The VARMAX Procedure

Computational Issues

Computational Method

The VARMAX procedure uses numerous linear algebra routines and frequently uses the sweep operator (Goodnight 1979) and the Cholesky root (Golub and Van Loan 1983).

In addition, the VARMAX procedure uses the nonlinear optimization (NLO) subsystem to perform nonlinear optimization tasks for the maximum likelihood estimation. The optimization requires intensive computation.

Convergence Problems

For some data sets, the computation algorithm can fail to converge. Nonconvergence can result from a number of causes, including flat or ridged likelihood surfaces and ill-conditioned data.

If you experience convergence problems, the following points might be helpful:

  • Data that contain extreme values can affect results in PROC VARMAX. Rescaling the data can improve stability.

  • Changing the TECH=, MAXITER=, and MAXFUNC= options in the NLOPTIONS statement can improve the stability of the optimization process.

  • Specifying a different model that might fit the data more closely and might improve convergence.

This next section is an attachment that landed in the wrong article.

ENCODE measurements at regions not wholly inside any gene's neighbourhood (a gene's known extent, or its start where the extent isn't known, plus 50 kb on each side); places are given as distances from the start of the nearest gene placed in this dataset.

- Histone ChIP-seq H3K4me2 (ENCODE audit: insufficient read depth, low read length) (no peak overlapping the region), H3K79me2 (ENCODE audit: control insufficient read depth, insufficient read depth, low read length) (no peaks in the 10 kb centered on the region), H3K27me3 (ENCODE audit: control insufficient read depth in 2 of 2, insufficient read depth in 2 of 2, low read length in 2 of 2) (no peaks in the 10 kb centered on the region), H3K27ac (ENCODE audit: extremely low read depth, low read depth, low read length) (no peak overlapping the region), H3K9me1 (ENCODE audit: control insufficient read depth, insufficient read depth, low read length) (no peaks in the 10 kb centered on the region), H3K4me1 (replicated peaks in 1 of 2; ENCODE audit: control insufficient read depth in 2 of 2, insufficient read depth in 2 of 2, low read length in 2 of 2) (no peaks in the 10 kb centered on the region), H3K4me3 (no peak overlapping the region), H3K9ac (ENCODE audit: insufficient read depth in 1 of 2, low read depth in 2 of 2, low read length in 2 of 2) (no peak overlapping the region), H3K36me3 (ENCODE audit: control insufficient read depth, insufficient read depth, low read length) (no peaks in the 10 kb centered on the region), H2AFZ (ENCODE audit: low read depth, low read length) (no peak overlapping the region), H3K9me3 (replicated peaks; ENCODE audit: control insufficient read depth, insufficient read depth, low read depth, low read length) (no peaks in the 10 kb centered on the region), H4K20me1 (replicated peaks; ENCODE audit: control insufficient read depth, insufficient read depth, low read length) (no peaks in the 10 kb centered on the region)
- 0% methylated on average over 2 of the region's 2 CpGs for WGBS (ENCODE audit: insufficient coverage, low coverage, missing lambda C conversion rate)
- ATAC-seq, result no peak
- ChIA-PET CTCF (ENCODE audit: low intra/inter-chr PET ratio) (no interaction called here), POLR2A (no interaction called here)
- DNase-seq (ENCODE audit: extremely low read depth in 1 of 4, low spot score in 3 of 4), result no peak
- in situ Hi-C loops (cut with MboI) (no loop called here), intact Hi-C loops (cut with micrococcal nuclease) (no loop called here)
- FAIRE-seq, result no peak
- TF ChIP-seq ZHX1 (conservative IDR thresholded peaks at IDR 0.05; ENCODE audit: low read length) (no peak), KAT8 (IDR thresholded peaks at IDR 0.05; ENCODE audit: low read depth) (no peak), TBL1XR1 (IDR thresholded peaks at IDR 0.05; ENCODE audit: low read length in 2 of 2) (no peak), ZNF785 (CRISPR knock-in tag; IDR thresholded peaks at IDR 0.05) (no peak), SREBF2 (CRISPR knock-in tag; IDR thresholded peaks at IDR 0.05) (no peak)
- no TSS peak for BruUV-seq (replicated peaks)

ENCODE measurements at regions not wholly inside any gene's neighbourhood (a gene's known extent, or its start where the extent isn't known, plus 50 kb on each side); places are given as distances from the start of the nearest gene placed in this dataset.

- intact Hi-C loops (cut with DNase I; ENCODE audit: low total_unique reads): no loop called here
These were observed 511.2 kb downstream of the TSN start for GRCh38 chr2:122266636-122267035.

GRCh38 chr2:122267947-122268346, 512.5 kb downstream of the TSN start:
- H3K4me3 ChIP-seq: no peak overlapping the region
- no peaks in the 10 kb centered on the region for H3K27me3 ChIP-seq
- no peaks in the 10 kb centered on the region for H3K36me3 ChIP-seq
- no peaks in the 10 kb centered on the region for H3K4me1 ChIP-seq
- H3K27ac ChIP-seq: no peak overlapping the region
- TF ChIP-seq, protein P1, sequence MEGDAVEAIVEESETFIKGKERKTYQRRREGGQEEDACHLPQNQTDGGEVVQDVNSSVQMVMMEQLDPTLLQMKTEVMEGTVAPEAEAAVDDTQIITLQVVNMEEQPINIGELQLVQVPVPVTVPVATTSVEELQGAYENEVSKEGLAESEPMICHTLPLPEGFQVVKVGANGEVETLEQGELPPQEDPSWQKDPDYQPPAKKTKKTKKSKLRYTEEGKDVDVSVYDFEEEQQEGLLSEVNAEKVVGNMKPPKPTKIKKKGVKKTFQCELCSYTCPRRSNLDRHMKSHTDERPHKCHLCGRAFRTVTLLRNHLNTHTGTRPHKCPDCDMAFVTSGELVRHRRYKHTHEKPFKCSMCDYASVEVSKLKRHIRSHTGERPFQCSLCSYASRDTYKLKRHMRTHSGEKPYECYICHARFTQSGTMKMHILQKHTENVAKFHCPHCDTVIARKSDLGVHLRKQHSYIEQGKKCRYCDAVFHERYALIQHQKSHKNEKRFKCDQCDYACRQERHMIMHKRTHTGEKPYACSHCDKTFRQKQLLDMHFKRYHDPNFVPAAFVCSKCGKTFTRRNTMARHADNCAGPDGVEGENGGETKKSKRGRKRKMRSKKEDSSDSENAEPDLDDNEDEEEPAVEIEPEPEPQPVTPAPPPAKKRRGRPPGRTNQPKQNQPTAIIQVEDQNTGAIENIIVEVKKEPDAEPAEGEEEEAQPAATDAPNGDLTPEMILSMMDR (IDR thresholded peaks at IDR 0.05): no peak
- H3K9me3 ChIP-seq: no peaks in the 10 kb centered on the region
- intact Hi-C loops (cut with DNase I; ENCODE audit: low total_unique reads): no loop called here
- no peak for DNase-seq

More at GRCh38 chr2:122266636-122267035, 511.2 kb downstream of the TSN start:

Let $T$ be the length of each series, $k$ be the number of dependent variables, $p$ be the order of autoregressive terms, and $q$ be the order of moving-average terms. The number of parameters to estimate for a VARMA($p,q$) model is

\[  k + (p+q)k^{2} + k*(k+1)/2  \]

As $k$ increases, the number of parameters to estimate increases very quickly. Furthermore the memory requirement for VARMA($p,q$) quadratically increases as $k$ and $T$ increase.

For a VARMAX($p,q,s$) model and GARCH-type multivariate conditional heteroscedasticity models, the number of parameters to estimate and the memory requirements are considerable.

Computing Time

PROC VARMAX is computationally intensive, and execution times can be long. Extensive CPU time is often required to compute the maximum likelihood estimates.